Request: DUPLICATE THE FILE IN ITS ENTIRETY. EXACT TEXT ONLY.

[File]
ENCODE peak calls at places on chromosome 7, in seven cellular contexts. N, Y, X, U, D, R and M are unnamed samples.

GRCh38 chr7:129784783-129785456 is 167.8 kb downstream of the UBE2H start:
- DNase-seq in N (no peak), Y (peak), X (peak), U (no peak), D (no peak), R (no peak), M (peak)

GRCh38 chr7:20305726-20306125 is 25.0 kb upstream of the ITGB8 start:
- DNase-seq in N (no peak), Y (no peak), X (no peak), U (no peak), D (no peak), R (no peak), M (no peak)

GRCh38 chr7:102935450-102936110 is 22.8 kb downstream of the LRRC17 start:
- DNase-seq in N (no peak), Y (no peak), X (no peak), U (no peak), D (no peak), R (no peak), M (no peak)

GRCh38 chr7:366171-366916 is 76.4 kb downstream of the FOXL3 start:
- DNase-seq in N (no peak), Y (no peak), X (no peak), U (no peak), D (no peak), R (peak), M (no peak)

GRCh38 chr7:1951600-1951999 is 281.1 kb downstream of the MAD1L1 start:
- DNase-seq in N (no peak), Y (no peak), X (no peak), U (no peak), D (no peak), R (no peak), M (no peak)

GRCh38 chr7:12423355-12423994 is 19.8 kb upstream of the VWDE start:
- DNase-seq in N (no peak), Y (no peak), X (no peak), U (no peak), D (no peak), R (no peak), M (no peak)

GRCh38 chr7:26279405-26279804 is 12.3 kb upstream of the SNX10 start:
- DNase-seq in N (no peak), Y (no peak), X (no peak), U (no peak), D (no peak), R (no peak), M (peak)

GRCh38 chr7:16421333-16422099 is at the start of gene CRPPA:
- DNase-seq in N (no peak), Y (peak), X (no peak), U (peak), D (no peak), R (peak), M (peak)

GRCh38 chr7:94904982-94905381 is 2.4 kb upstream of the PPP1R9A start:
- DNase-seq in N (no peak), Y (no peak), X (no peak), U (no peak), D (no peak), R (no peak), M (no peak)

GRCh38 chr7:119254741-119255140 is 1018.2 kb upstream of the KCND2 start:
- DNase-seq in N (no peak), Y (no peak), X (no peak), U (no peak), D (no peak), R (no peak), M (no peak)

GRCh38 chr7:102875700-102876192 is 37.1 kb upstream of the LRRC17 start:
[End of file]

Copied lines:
ENCODE peak calls at places on chromosome 7, in seven cellular contexts. N, Y, X, U, D, R and M are unnamed samples.

GRCh38 chr7:129784783-129785456 is 167.8 kb downstream of the UBE2H start:
- DNase-seq in N (no peak), Y (peak), X (peak), U (no peak), D (no peak), R (no peak), M (peak)

GRCh38 chr7:20305726-20306125 is 25.0 kb upstream of the ITGB8 start:
- DNase-seq in N (no peak), Y (no peak), X (no peak), U (no peak), D (no peak), R (no peak), M (no peak)

GRCh38 chr7:102935450-102936110 is 22.8 kb downstream of the LRRC17 start:
- DNase-seq in N (no peak), Y (no peak), X (no peak), U (no peak), D (no peak), R (no peak), M (no peak)

GRCh38 chr7:366171-366916 is 76.4 kb downstream of the FOXL3 start:
- DNase-seq in N (no peak), Y (no peak), X (no peak), U (no peak), D (no peak), R (peak), M (no peak)

GRCh38 chr7:1951600-1951999 is 281.1 kb downstream of the MAD1L1 start:
- DNase-seq in N (no peak), Y (no peak), X (no peak), U (no peak), D (no peak), R (no peak), M (no peak)

GRCh38 chr7:12423355-12423994 is 19.8 kb upstream of the VWDE start:
- DNase-seq in N (no peak), Y (no peak), X (no peak), U (no peak), D (no peak), R (no peak), M (no peak)

GRCh38 chr7:26279405-26279804 is 12.3 kb upstream of the SNX10 start:
- DNase-seq in N (no peak), Y (no peak), X (no peak), U (no peak), D (no peak), R (no peak), M (peak)

GRCh38 chr7:16421333-16422099 is at the start of gene CRPPA:
- DNase-seq in N (no peak), Y (peak), X (no peak), U (peak), D (no peak), R (peak), M (peak)

GRCh38 chr7:94904982-94905381 is 2.4 kb upstream of the PPP1R9A start:
- DNase-seq in N (no peak), Y (no peak), X (no peak), U (no peak), D (no peak), R (no peak), M (no peak)

GRCh38 chr7:119254741-119255140 is 1018.2 kb upstream of the KCND2 start:
- DNase-seq in N (no peak), Y (no peak), X (no peak), U (no peak), D (no peak), R (no peak), M (no peak)

GRCh38 chr7:102875700-102876192 is 37.1 kb upstream of the LRRC17 start: